Noble Beasts

"Lionheart" 24x36 oil on canvas.  The first new piece for my solo show "Noble Beasts" opening April 5th, 2019, at Downtown Books and News in Asheville, North Carolina.  King Richard I, also known as Richard the Lionheart, ruled England for 10 years, but only spent six months of that time in his country. For the majority of his reign, Richard was off fighting the crusades. His most famous battle was the battle for the Holy Land, where he is said to have fought valiantly against Saladin. His prowess in war earned him the name "Lionheart."  The male lion's primary job is to patrol and protect their territory. Indeed, King Richard took his territory in hand, usurping his father, and fought to not only rule England but to spread the Christian faith wherever his sword would reach. Though he was a hero to Christians and the English, King Richard was likewise a terror to Jews and Muslims.  Unlike the male lion, who is known to be affectionate and loyal to his pride, it would seem that Richard was most concerned with war and conquest. It is said that he even jokingly proclaimed that he would sell London if he could.  Richard found his end when one of his own soldiers shot him with a crossbow, as revenge for killing his family.  Painting inspired by the 19th-century portrait of Richard the Lionheart by Merry-Joseph Blondel.

"Lionheart" 24x36 oil on canvas.

The first new piece for my solo show "Noble Beasts" opening April 5th, 2019, at Downtown Books and News in Asheville, North Carolina.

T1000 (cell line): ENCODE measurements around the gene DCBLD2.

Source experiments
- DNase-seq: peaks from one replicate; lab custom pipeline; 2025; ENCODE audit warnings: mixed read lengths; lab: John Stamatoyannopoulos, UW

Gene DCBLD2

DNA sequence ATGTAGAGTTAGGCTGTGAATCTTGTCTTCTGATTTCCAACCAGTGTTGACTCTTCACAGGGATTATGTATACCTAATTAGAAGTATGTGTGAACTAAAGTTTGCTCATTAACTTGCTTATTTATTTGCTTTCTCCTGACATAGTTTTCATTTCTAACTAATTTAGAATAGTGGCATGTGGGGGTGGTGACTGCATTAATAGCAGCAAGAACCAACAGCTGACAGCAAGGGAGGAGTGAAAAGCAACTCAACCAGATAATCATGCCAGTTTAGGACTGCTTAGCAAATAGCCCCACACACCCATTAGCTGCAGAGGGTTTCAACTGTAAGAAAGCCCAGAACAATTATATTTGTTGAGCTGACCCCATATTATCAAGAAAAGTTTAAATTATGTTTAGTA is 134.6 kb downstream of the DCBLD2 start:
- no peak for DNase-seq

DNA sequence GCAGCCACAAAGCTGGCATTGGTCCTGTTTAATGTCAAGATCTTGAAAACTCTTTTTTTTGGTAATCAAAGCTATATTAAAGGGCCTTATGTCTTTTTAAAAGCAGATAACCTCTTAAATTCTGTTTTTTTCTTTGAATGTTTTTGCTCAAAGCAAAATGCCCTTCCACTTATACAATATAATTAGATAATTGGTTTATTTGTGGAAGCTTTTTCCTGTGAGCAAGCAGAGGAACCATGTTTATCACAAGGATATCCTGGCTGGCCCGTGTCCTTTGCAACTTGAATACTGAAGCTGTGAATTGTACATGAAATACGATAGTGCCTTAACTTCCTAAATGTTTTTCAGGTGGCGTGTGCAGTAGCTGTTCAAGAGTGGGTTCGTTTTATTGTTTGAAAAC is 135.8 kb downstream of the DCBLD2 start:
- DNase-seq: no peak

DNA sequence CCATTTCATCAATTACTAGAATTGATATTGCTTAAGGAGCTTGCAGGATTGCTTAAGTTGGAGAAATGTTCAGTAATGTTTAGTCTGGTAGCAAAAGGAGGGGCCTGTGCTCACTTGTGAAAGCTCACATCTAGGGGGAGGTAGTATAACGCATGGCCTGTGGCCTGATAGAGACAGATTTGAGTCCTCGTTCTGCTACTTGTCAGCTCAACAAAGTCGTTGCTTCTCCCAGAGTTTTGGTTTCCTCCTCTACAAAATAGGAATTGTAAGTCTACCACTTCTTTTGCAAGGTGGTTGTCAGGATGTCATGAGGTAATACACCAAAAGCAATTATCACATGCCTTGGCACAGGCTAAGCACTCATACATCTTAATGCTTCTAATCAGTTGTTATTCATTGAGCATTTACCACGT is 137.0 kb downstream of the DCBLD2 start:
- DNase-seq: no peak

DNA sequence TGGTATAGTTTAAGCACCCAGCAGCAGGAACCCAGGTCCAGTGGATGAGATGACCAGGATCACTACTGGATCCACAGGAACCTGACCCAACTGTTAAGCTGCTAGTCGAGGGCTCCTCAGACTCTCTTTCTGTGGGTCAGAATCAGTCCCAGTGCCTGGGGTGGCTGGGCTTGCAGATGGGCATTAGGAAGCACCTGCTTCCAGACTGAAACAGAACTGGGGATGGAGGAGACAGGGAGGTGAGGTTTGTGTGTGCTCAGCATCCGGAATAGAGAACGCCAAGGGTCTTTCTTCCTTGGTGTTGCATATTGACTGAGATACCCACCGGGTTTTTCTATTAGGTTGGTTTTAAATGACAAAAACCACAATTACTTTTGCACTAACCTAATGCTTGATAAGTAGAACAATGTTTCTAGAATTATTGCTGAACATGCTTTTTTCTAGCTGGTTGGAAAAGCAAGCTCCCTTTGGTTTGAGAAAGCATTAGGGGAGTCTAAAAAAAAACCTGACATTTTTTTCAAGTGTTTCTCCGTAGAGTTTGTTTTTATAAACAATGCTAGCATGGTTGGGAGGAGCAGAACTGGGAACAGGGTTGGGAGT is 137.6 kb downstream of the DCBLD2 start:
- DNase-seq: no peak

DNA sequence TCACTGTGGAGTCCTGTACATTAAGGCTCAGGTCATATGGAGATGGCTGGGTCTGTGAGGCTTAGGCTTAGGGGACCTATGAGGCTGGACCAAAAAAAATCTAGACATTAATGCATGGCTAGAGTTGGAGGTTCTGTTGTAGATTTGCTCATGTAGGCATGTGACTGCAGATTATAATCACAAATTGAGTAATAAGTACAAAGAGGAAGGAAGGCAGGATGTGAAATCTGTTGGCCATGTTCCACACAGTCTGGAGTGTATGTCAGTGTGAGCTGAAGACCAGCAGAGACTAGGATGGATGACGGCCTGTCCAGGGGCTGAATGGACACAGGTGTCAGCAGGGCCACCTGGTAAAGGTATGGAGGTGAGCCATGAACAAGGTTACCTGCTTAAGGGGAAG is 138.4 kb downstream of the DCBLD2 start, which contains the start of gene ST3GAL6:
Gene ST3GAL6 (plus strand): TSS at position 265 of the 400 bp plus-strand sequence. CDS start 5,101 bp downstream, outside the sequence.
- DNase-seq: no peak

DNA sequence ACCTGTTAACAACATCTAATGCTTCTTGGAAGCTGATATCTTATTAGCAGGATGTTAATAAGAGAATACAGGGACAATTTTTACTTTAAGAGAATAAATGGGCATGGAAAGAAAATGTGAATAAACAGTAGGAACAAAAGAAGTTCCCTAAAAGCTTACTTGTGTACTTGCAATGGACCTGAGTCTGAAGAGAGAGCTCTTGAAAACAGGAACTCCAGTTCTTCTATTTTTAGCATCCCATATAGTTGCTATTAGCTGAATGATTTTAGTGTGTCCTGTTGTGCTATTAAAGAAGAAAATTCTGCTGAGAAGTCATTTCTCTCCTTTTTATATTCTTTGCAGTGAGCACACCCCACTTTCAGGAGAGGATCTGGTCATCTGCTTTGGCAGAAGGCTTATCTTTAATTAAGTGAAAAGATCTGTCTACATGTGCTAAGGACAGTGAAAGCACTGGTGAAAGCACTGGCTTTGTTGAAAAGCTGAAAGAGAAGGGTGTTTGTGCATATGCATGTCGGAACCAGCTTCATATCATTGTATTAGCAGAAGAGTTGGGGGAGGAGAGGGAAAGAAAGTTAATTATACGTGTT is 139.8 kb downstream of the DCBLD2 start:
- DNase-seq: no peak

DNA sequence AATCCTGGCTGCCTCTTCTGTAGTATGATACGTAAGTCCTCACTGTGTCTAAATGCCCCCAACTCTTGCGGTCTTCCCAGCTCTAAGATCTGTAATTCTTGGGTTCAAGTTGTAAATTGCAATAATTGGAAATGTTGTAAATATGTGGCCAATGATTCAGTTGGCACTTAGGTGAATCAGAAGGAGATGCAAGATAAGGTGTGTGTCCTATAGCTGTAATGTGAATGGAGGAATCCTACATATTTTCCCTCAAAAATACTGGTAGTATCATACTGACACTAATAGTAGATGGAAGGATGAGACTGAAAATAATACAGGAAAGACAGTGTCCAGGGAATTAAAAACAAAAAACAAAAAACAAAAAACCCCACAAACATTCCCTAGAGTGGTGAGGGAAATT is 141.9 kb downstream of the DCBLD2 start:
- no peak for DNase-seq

King Richard I, also known as Richard the Lionheart, ruled England for 10 years, but only spent six months of that time in his country. For the majority of his reign, Richard was off fighting the crusades. His most famous battle was the battle for the Holy Land, where he is said to have fought valiantly against Saladin. His prowess in war earned him the name "Lionheart."

The male lion's primary job is to patrol and protect their territory. Indeed, King Richard took his territory in hand, usurping his father, and fought to not only rule England but to spread the Christian faith wherever his sword would reach.
Though he was a hero to Christians and the English, King Richard was likewise a terror to Jews and Muslims.

Unlike the male lion, who is known to be affectionate and loyal to his pride, it would seem that Richard was most concerned with war and conquest. It is said that he even jokingly proclaimed that he would sell London if he could.

Richard found his end when one of his own soldiers shot him with a crossbow, as revenge for killing his family.

Painting inspired by the 19th-century portrait of Richard the Lionheart by Merry-Joseph Blondel.